How do illegal immigrants fit into the American economy?

The Migration Policy Institute issued in November a study of “The Economics and Policy of Illegal Immigration in the United States”, by Gordon H. Hanson of University of California-San Diego. Hanson is an expert in transnational immigration. Illegal immigrant workers, now numbering about 8.3 million, are mostly from Mexico and mostly have not completed high school. How do these illegal workers fit into the American economy? Hanson asks.
He writes that illegal immigrants add 0.03% to the gross domestic product, and cost 0.1% in educational and healthcare expenses (by far the leading economic burdens these worker households impose). This means they are a 0.7% drag on the economy, or about $10 billion. Border control expenses of the federal government is $9.5 billion.
He writes that they make up much of the ranks of poorly educated workers. “Over the last 50 years, the United States has raised the education level of its adult population dramatically. Whereas in 1960 half of US-born working-age adults had not completed high school, today the figure is just 8 percent….Forty- seven percent of unauthorized immigrants between 25 and 64 years of age have not completed the equivalent of a US high school education; they account for 20 percent of working-age adults in the United States with less than a high school degree.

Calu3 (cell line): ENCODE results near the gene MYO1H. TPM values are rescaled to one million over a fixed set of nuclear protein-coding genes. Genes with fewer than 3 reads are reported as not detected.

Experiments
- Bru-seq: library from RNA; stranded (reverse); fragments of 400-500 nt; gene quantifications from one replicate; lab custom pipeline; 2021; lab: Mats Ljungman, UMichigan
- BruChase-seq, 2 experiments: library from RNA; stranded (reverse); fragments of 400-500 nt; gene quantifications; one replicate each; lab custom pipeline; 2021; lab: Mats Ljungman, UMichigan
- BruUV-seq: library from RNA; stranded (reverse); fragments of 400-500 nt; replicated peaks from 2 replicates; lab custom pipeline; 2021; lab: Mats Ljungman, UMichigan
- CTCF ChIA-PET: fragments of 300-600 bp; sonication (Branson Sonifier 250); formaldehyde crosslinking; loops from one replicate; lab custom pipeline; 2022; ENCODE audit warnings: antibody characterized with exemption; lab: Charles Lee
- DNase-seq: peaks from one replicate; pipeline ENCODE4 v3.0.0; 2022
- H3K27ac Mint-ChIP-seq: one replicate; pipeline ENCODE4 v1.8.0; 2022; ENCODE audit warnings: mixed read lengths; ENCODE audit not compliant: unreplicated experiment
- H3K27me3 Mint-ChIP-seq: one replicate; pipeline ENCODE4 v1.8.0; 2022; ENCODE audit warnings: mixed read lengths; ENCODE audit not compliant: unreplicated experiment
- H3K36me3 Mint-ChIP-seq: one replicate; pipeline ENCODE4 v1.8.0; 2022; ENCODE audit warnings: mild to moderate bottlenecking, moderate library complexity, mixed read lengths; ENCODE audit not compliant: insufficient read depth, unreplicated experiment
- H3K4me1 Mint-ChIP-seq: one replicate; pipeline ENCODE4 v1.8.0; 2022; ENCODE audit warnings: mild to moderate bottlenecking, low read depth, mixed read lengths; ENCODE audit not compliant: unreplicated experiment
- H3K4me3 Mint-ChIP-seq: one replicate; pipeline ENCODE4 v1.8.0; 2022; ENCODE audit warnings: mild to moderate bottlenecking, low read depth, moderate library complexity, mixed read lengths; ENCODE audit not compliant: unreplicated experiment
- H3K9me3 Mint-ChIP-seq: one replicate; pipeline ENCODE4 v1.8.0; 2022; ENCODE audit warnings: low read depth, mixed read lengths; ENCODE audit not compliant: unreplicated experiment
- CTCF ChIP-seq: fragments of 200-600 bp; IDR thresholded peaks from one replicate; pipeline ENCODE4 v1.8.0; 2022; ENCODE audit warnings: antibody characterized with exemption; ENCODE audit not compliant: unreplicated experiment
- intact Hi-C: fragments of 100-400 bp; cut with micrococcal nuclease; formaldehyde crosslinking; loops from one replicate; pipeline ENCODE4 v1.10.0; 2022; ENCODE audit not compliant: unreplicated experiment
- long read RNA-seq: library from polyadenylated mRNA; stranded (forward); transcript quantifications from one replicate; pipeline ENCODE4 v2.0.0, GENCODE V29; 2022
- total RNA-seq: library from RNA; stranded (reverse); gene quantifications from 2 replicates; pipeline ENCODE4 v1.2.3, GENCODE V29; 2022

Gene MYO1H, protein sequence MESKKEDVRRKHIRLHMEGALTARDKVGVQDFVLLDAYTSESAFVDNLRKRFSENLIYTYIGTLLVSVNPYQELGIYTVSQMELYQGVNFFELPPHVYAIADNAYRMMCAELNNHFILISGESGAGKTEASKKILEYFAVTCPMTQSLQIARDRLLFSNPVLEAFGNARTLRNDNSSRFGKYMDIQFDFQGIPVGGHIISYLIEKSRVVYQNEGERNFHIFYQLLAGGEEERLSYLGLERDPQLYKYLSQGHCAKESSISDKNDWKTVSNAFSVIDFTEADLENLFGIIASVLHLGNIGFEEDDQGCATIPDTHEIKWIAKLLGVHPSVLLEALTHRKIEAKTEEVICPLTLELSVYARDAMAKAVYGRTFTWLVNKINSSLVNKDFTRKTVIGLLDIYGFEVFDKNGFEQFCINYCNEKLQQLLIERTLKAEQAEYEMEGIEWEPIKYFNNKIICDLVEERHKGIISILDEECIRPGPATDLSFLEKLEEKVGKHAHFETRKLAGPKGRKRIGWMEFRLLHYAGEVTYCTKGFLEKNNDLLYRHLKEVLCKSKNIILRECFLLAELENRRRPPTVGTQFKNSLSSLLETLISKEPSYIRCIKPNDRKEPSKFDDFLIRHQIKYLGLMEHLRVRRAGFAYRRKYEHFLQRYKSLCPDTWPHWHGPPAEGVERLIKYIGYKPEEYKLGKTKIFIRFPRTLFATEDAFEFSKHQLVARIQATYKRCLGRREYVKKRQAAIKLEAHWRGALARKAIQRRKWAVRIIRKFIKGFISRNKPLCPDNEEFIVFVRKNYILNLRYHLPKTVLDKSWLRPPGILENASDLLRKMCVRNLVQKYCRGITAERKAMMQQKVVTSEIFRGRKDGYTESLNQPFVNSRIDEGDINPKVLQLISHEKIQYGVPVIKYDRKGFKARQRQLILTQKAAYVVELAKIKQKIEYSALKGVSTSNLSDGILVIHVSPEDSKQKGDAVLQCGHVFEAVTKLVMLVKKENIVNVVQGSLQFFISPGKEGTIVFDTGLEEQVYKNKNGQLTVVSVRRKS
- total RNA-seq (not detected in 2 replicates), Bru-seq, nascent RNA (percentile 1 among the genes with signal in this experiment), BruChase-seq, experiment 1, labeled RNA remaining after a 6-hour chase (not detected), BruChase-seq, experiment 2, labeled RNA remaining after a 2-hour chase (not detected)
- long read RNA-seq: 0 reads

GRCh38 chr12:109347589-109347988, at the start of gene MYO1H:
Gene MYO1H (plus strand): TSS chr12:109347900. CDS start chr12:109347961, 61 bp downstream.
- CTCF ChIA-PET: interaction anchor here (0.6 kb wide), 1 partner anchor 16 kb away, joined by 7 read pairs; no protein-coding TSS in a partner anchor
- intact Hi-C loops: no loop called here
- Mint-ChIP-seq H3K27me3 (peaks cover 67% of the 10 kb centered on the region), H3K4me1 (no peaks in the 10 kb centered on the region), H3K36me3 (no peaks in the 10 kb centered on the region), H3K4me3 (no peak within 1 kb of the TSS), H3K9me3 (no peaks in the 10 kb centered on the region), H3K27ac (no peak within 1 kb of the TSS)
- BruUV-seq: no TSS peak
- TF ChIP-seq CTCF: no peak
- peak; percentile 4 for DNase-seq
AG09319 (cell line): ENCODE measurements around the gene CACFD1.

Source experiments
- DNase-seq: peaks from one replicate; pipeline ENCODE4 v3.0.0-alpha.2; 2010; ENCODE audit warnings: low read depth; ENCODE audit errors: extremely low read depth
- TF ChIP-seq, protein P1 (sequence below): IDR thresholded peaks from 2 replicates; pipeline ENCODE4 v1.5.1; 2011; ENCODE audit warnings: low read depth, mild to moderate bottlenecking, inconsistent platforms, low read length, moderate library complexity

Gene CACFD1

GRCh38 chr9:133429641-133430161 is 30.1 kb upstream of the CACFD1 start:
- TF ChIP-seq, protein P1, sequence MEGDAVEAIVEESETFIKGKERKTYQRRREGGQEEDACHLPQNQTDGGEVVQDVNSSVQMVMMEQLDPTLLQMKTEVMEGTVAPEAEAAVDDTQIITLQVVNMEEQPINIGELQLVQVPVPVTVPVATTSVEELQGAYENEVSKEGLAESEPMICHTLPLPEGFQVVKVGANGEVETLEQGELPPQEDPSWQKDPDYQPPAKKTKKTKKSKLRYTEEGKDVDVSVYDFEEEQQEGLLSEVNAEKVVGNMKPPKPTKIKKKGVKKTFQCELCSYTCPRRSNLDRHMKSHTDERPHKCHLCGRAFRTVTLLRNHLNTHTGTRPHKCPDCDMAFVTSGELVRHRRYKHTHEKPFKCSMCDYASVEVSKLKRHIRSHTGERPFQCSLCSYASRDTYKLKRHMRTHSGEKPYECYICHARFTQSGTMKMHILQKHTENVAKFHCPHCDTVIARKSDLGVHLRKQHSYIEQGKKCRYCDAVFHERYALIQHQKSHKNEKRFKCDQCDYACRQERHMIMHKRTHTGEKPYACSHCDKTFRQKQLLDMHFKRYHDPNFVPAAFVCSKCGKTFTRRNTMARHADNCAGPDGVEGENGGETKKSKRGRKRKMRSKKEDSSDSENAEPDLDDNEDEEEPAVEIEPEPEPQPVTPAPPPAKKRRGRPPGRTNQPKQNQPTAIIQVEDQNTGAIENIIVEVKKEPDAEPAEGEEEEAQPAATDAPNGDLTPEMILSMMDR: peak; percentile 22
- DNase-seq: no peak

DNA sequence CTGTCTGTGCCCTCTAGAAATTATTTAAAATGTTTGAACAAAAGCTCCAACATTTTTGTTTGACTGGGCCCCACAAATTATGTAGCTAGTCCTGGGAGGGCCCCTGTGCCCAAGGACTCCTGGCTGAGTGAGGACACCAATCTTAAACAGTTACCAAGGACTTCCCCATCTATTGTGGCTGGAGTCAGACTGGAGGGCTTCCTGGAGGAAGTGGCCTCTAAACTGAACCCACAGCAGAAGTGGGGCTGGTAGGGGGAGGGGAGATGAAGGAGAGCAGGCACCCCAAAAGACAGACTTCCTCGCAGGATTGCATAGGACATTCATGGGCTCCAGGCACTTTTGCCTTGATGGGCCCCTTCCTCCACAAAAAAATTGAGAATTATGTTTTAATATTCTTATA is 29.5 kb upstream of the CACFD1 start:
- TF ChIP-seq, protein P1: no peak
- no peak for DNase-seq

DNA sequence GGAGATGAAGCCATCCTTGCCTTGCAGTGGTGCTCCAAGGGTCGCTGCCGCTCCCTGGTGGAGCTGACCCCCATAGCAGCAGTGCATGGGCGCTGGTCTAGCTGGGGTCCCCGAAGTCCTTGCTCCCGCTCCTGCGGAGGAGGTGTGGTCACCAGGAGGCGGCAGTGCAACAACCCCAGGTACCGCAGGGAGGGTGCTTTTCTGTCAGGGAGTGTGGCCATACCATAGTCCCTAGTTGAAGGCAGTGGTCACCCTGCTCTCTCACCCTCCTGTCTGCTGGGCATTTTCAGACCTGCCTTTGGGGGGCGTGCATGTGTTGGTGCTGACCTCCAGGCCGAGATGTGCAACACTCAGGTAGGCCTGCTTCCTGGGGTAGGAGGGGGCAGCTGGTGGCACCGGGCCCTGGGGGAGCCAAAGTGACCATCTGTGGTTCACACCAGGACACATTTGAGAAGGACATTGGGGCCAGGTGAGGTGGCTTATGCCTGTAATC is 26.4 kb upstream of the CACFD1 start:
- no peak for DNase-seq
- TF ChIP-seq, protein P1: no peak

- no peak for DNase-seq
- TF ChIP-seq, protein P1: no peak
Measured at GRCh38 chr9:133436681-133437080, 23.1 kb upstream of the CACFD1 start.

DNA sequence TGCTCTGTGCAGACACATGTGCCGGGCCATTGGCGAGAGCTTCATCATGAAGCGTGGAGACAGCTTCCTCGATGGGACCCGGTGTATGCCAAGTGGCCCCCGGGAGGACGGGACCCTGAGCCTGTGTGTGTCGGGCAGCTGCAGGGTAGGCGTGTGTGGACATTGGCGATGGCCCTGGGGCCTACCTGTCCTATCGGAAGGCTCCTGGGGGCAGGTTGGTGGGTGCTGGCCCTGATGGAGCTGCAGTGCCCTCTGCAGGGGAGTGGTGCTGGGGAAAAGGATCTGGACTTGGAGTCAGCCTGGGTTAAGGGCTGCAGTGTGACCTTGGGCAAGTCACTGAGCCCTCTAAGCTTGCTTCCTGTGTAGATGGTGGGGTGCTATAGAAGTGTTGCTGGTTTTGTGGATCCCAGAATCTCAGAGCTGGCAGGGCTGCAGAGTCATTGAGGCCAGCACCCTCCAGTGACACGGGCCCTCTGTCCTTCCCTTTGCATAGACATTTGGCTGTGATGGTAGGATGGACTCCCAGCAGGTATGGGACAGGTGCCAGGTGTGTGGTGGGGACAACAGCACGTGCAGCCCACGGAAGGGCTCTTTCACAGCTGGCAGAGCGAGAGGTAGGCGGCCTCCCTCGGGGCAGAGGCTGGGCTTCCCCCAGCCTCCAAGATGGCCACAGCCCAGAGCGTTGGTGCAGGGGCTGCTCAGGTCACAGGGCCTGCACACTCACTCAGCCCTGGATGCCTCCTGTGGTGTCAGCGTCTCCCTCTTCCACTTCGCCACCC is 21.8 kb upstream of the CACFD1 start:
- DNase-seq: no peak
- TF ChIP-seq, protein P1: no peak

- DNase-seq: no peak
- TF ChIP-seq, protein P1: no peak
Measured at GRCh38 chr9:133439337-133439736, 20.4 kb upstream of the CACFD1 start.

“In 2008, they represented 25 percent of farm workers, 19 percent of building and maintenance staff, 17 percent of construction labor, 12 percent of employees in food preparation and serving, 10 percent of production labor, and 5 percent of the total civilian labor force.”
(These figures are from Jeffrey S. Passel and D’Vera Cohn, A Portrait of Unauthorized Immigrants in the United States (Washington, DC: Pew Hispanic Center, 2009).

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